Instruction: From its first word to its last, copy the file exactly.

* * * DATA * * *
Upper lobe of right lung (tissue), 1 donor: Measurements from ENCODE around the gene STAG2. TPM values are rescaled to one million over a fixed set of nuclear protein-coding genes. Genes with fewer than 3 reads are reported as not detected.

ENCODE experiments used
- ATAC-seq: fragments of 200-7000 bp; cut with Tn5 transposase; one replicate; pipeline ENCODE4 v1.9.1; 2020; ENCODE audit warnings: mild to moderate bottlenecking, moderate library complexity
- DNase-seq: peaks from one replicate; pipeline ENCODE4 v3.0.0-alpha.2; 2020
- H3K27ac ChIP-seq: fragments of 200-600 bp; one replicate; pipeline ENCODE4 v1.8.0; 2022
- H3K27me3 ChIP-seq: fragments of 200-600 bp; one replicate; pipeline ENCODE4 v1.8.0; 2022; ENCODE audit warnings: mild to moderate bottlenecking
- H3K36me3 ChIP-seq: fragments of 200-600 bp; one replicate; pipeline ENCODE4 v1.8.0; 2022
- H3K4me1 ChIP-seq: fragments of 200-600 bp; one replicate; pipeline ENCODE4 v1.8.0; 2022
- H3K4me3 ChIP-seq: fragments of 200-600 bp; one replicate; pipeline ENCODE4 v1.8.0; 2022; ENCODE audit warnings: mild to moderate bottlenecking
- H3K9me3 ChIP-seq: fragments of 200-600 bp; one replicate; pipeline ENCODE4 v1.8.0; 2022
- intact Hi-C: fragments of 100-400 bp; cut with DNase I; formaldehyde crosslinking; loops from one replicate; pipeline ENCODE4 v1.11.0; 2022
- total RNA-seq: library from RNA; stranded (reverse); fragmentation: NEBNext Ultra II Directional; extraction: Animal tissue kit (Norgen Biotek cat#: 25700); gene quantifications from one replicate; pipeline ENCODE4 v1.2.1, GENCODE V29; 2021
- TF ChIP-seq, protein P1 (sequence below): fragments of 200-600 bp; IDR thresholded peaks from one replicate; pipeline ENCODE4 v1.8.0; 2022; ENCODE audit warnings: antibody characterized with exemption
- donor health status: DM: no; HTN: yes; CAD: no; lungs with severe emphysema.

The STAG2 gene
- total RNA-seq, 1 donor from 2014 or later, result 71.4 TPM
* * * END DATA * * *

Upper lobe of right lung (tissue), 1 donor: Measurements from ENCODE around the gene STAG2. TPM values are rescaled to one million over a fixed set of nuclear protein-coding genes. Genes with fewer than 3 reads are reported as not detected.

ENCODE experiments used
- ATAC-seq: fragments of 200-7000 bp; cut with Tn5 transposase; one replicate; pipeline ENCODE4 v1.9.1; 2020; ENCODE audit warnings: mild to moderate bottlenecking, moderate library complexity
- DNase-seq: peaks from one replicate; pipeline ENCODE4 v3.0.0-alpha.2; 2020
- H3K27ac ChIP-seq: fragments of 200-600 bp; one replicate; pipeline ENCODE4 v1.8.0; 2022
- H3K27me3 ChIP-seq: fragments of 200-600 bp; one replicate; pipeline ENCODE4 v1.8.0; 2022; ENCODE audit warnings: mild to moderate bottlenecking
- H3K36me3 ChIP-seq: fragments of 200-600 bp; one replicate; pipeline ENCODE4 v1.8.0; 2022
- H3K4me1 ChIP-seq: fragments of 200-600 bp; one replicate; pipeline ENCODE4 v1.8.0; 2022
- H3K4me3 ChIP-seq: fragments of 200-600 bp; one replicate; pipeline ENCODE4 v1.8.0; 2022; ENCODE audit warnings: mild to moderate bottlenecking
- H3K9me3 ChIP-seq: fragments of 200-600 bp; one replicate; pipeline ENCODE4 v1.8.0; 2022
- intact Hi-C: fragments of 100-400 bp; cut with DNase I; formaldehyde crosslinking; loops from one replicate; pipeline ENCODE4 v1.11.0; 2022
- total RNA-seq: library from RNA; stranded (reverse); fragmentation: NEBNext Ultra II Directional; extraction: Animal tissue kit (Norgen Biotek cat#: 25700); gene quantifications from one replicate; pipeline ENCODE4 v1.2.1, GENCODE V29; 2021
- TF ChIP-seq, protein P1 (sequence below): fragments of 200-600 bp; IDR thresholded peaks from one replicate; pipeline ENCODE4 v1.8.0; 2022; ENCODE audit warnings: antibody characterized with exemption
- donor health status: DM: no; HTN: yes; CAD: no; lungs with severe emphysema.

The STAG2 gene
- total RNA-seq, 1 donor from 2014 or later, result 71.4 TPM